Replies by the Delegation

Austria accorded particular importance to the participation of non-governmental organizations, and had put in place a number of mechanisms to facilitate their participation and consultations on a range of issues, for example on the work of the Commission on the Status of Women. Financial assistance was available to those non-governmental organizations which wanted to take part in Austria’s review by this Committee. While the overall budget for Women’s Affairs and Equality remained unchanged, cuts had had to be made in subsidies to non-governmental organizations, but the Government was especially careful not to cut those that supported projects that provided direct services to women.

In Parliament, women represented 36.6 per cent. Austria was very much aware of the low representation of women among the mayors, which stood at 8.3 per cent. A number of parties had adopted voluntary quotas for the participation and representation of women. Support programmes and mentoring were available for those women who wished to pursue a career in politics. The low representation of women in politics was the result of gender stereotypes, the male-dominated culture, and the burden of unpaid work, which mainly fell on women.

Within migrant families, women were often drivers of integration, the delegate remarked, and said that this was supported by the increase in budgets for women’s projects, especially migrant women, from €1.4 million in 2016 to €2.3 million in 2019. Another €1 million went to integration projects which aimed to combat violence against women and female genital mutilation in migrant communities.

Significant progress had been made in the representation of women in the Ministry for Foreign Affairs over the past year. Gender parity had been achieved among Directors-General and 50 per cent of the diplomatic staff born after 1975 were women. Women represented 33 per cent of ambassadors and for the first time, a woman was ambassador to the Holy See. Austria had put in place a programme for the advancement of women, which included activities such as job sharing and shadowing, teleworking and flexi-time, or the elimination of the need for Foreign Service staff who fell pregnant while on duty to return to Austria. Women represented more than 50 per cent of the staff in the Ministry of Justice and 56 per cent of judges, prosecutors and judges in training. The share of women in leading positions had increased and stood at 40.5 per cent.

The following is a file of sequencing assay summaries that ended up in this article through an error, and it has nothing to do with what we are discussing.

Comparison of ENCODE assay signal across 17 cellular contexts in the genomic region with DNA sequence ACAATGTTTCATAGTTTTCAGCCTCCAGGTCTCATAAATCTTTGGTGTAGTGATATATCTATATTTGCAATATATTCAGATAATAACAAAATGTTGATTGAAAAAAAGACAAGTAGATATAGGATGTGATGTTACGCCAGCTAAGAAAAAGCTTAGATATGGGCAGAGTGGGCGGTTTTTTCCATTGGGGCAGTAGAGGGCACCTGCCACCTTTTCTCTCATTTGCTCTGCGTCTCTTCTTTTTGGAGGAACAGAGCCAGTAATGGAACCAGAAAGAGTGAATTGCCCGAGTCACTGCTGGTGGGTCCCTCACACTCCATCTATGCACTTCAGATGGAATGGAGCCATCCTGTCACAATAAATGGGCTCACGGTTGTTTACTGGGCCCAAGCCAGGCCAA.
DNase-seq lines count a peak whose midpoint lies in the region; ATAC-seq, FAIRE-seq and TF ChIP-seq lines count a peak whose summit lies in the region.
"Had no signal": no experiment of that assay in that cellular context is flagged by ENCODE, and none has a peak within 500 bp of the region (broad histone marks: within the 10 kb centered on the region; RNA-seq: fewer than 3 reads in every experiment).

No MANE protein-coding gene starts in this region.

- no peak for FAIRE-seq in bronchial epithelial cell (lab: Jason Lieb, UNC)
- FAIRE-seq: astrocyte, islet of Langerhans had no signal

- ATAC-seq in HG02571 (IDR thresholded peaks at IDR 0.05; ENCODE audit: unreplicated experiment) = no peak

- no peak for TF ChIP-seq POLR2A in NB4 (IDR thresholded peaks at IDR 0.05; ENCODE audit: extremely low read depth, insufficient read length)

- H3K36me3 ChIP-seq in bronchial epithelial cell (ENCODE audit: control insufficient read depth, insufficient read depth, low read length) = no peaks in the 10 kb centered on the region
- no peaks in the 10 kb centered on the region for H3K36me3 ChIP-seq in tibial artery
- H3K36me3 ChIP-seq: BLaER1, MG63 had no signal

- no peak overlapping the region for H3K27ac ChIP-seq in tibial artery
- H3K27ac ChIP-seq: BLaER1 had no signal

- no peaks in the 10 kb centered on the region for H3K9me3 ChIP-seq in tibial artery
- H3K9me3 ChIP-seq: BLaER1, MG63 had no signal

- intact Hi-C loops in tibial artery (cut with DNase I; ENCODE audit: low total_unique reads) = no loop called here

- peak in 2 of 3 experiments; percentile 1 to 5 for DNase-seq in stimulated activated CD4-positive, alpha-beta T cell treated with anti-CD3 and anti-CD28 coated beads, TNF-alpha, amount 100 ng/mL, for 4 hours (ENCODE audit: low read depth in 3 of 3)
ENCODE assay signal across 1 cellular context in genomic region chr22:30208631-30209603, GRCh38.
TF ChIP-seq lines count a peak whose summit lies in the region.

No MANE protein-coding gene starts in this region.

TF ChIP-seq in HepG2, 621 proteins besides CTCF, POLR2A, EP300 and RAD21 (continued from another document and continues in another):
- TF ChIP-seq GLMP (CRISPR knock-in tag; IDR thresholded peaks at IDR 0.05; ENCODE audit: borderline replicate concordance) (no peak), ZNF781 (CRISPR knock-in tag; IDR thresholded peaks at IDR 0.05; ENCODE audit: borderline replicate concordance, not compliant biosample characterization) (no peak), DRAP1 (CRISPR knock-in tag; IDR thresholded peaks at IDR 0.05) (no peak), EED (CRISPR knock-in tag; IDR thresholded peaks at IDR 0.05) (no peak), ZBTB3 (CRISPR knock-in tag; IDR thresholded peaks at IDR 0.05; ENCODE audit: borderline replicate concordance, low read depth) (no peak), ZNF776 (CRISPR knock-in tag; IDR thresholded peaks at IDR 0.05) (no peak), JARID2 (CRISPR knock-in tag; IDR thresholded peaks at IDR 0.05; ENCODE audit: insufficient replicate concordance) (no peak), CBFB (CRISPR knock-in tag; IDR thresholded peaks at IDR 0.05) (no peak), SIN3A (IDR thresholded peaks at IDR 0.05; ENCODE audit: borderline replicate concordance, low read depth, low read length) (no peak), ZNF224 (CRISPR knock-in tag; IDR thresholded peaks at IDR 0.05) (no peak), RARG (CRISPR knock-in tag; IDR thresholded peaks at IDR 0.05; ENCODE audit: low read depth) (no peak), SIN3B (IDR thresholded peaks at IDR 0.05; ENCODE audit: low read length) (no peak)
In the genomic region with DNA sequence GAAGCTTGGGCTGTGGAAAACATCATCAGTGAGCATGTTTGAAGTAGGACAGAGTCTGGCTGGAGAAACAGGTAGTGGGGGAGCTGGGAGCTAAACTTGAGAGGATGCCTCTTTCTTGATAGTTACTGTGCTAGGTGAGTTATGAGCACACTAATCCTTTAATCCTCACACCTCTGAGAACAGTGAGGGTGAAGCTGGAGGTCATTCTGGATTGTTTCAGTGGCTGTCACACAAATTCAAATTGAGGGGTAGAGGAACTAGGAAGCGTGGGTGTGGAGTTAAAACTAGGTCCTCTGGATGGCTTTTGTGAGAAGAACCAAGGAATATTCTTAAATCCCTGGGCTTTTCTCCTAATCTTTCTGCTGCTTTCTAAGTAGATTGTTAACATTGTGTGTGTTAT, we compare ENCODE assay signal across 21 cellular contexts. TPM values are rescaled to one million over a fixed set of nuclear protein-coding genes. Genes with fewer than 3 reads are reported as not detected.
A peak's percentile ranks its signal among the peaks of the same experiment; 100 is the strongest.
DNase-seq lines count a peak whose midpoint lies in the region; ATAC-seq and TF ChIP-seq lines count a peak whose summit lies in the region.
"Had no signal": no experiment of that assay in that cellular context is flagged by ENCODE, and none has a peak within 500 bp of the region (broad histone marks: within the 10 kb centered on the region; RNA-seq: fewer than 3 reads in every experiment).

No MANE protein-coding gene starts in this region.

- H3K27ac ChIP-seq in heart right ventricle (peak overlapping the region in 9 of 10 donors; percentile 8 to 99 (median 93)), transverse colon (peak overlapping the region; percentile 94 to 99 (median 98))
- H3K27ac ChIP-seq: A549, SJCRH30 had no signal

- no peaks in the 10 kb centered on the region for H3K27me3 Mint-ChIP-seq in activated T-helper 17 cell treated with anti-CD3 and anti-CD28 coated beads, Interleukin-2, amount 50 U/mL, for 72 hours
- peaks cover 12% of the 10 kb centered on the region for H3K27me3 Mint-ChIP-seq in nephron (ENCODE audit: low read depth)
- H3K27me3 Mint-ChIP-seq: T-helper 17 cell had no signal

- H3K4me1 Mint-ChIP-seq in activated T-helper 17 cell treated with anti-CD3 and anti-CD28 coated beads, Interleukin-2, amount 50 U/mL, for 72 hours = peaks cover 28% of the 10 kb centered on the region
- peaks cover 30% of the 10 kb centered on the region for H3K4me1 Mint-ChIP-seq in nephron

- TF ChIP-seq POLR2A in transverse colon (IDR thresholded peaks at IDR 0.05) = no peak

Questions by Committee Experts

Committee Experts welcomed the many initiatives to eliminate stereotypes in education, in particular the Femtech Award for girls in technology and science. However, major challenges remained in the education system, in particular high school dropout rates for girls of migrant background, who were three times more likely to drop out than the average. Had a study been conducted on the root causes of this phenomenon, as the Committee had previously recommended? What steps had been taken to ensure that the law on religious clothing would not increase dropout rates of migrant girls?

The education system was not inclusive and there were still special schools and sheltered employment structures for women and girls with disabilities. The new initiative, Together for Our Austria 2017-2020, aimed to promote special rather than inclusive education, the Experts noted with concern, and asked the delegation how it planned to mitigate the outcomes of this initiative that would further exclude women and girls with disabilities from mainstream education.

The gender pay gap in Austria was one of the biggest in the European Union, Experts noted, and added that transparency in salaries was an essential element in getting rid of the gender pay gap. They welcomed the policy that required companies with 150 or more employees to disclose the salaries. However, most women worked in smaller companies – would those be required to be transparent about pay? Another factor contributing to the gender pay gap was part-time employment – what was being done to reduce the number of women in part-time work? When would the age of retirement for women and men be equalized, since it was currently 60 for women and 65 for men?

Why had Austria not made the improvement of parental leave a priority, in order to ensure equal sharing of parental duties between both parents and to enable women’s continued participation in employment?

Replies by the Delegation